Home » Writing Advice » Waldeinsamkeit


4 February 2019

From Atlas Obscura:

There’s a German word, waldeinsamkeit, that Google Translate (yeah, I’m that guy) puts in English as “Solitude of the Forest.” It’s meant to describe a singular type of loneliness that is at once isolating, peaceful, and reflective. And having a spot where you can go and indulge in a little waldeinsamkeit of your own can be a rewarding experience for everyone. Now we want to hear about the most incredible places where you go to be alone.

While waldeinsamkeit traditionally implies a dense, quiet wood, the emotional experience can happen just about anywhere. Maybe it’s a meaningful hideaway in your city or town that you like to keep all to yourself, or maybe it’s a bustling public square where you allow yourself to be alone in a crowd. Personally, I sometimes like to head to a place near our office called Transmitter Park. It’s right on the East River, and has a terrific view of Manhattan just across the water. It’s gotten much more crowded in recent years, but I still go there and tune out the world, just watching the water and meditating on the endless possibility of the big city, or whatever’s on my mind. It helps me feel like I’m both in the middle of the teeming city around me, and blissfully apart from it. Wherever it is that you like to explore the wonders of solitude, we want to hear about them.

Link to the rest at Atlas Obscura

From Rosetta Stone:

Waldeinsamkeit roughly translates to “the feeling of being alone in the woods.” The structure of the word says it all: “wald” means woods/forest, and “einsamkeit” means loneliness or solitude.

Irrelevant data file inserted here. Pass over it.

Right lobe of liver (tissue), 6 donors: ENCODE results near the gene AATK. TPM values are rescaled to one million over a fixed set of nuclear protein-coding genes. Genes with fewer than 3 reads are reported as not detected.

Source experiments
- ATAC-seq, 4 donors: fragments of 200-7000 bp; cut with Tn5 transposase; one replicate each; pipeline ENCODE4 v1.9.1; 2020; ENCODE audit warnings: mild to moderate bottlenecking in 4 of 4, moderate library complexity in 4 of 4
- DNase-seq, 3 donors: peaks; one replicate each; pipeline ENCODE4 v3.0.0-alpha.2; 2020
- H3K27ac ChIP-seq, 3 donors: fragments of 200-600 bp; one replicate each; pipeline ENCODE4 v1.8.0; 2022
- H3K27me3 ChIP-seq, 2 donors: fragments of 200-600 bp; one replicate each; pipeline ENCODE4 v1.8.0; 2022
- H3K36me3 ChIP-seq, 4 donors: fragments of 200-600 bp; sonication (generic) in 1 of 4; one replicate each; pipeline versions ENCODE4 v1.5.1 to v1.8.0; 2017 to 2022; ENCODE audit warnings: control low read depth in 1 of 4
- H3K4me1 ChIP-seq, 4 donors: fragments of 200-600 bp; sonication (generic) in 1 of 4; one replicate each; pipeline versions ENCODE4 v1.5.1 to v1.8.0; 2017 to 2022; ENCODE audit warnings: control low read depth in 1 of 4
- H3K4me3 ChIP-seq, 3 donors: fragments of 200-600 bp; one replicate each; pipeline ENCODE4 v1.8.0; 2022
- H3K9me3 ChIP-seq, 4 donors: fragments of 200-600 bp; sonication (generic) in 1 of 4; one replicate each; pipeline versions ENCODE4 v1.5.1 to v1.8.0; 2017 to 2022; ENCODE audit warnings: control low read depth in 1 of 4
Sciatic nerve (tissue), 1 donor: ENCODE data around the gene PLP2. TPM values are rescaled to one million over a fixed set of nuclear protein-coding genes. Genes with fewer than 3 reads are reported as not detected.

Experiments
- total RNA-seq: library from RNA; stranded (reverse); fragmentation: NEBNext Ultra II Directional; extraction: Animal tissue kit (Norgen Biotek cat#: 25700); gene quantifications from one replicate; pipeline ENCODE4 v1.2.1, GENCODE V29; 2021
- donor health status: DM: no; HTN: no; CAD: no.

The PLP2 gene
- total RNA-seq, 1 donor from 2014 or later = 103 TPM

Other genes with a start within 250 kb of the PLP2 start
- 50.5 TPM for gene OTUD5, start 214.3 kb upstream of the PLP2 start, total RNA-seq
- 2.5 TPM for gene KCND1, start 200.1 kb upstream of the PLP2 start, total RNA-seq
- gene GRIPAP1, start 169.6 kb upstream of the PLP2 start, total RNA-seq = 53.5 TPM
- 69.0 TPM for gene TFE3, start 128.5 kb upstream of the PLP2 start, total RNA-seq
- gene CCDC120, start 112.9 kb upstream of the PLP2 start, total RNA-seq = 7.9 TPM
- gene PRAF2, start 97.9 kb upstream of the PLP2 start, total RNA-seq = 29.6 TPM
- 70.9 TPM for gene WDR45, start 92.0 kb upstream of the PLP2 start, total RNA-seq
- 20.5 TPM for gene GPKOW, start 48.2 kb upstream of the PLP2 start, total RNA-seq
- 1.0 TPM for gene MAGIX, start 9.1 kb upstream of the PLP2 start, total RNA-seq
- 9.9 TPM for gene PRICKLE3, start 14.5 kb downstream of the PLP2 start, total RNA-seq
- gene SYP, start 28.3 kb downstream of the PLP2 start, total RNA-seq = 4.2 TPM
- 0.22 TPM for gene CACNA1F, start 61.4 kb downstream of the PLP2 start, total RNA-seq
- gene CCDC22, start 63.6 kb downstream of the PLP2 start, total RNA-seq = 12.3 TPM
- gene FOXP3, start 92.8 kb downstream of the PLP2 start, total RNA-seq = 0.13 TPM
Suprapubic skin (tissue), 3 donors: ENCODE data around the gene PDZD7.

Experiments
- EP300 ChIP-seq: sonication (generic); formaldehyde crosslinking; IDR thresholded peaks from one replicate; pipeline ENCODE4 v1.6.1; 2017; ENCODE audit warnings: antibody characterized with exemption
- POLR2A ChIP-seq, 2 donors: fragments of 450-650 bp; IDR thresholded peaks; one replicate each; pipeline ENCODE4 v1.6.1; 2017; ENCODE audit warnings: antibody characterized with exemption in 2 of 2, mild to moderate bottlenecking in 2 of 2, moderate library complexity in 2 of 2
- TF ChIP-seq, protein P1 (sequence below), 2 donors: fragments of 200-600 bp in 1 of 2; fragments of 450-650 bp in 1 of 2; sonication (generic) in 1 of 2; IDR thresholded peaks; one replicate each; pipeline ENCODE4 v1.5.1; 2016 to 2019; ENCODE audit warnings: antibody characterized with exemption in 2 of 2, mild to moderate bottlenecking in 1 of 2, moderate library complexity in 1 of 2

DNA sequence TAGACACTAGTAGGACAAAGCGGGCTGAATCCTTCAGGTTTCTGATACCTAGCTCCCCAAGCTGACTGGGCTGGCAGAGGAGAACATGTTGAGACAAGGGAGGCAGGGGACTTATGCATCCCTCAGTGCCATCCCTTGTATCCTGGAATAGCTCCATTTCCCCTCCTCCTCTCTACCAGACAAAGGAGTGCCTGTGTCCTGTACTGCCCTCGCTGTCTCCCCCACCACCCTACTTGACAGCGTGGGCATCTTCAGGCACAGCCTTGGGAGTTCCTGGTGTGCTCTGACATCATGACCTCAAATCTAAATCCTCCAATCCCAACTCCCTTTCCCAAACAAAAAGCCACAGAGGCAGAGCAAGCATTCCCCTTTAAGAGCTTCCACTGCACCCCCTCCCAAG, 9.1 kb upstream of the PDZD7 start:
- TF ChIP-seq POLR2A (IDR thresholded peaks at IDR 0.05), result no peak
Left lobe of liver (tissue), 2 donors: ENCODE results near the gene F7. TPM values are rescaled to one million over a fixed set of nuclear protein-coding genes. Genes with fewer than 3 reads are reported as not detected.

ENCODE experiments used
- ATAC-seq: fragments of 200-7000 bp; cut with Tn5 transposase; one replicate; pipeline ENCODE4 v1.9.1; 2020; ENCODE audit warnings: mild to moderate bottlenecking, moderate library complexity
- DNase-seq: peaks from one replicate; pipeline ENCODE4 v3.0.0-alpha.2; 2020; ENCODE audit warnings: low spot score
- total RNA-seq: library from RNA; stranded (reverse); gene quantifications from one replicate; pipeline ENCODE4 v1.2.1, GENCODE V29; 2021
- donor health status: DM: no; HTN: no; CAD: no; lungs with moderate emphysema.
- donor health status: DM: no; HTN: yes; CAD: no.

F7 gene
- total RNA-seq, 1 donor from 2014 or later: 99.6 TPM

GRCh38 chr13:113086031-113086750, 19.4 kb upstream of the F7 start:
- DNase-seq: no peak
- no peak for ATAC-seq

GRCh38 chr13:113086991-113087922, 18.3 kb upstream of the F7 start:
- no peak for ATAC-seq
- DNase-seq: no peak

This word is about creating a connection with nature and cherishing one’s time spent alone in the woods. Waldeinsamkeit evokes feelings of contemplation, calm, and even meditation.

Ralph Waldo Emerson wrote a poem titled, Waldeinsamkeit.

I do not count the hours I spend
In wandering by the sea;
The forest is my loyal friend,
Like God it useth me.

In plains that room for shadows make
Of skirting hills to lie,
Bound in by streams which give and take
Their colours from the sky;

Or on the mountain-crest sublime,
Or down the oaken glade,
O what have I to do with time?
For this the day was made.

Cities of mortals woe begone
Fantastic care derides,
But in the serious landscape lone
Stern benefit abides.

Sheen will tarnish, honey cloy,
And merry is only a mask of sad,
But, sober on a fund of joy,
The woods at heart are glad.

There the great Planter plants
Of fruitful worlds the grain,
And with a million spells enchants
The souls that walk in pain.

Still on the seeds of all he made
The rose of beauty burns;
Through times that wear, and forms that fade,
Immortal youth returns.

The black ducks mounting from the lake,
The pigeon in the pines,
The bittern’s boom, a desert make
Which no false art refines.

Down in yon watery nook,
Where bearded mists divide,
The gray old gods whom Chaos knew,
The sires of Nature, hide.

Aloft, in secret veins of air,
Blows the sweet breath of song,
O, few to scale those uplands dare,
Though they to all belong!

See thou bring not to field or stone
The fancies found in books;
Leave authors’ eyes, and fetch your own,
To brave the landscape’s looks.

And if, amid this dear delight,
My thoughts did home rebound,
I well might reckon it a slight
To the high cheer I found.

Oblivion here thy wisdom is,
Thy thrift, the sleep of cares;
For a proud idleness like this
Crowns all thy mean affairs.

Should you, like PG, have no idea how to pronounce Waldeinsamkeit, here’s a link.



Writing Advice

3 Comments to “Waldeinsamkeit”

  1. I frequently experience Basementeinsamkeit (Kellereinsamkeit).

  2. Well… it’s a nice legend.

    It’s not a word I ever used or saw used in my native language. In fact, translated it would mean that the forest is lonely.

    Having said that, it’s wonderful to walk in the forest and I love it.

Sorry, the comment form is closed at this time.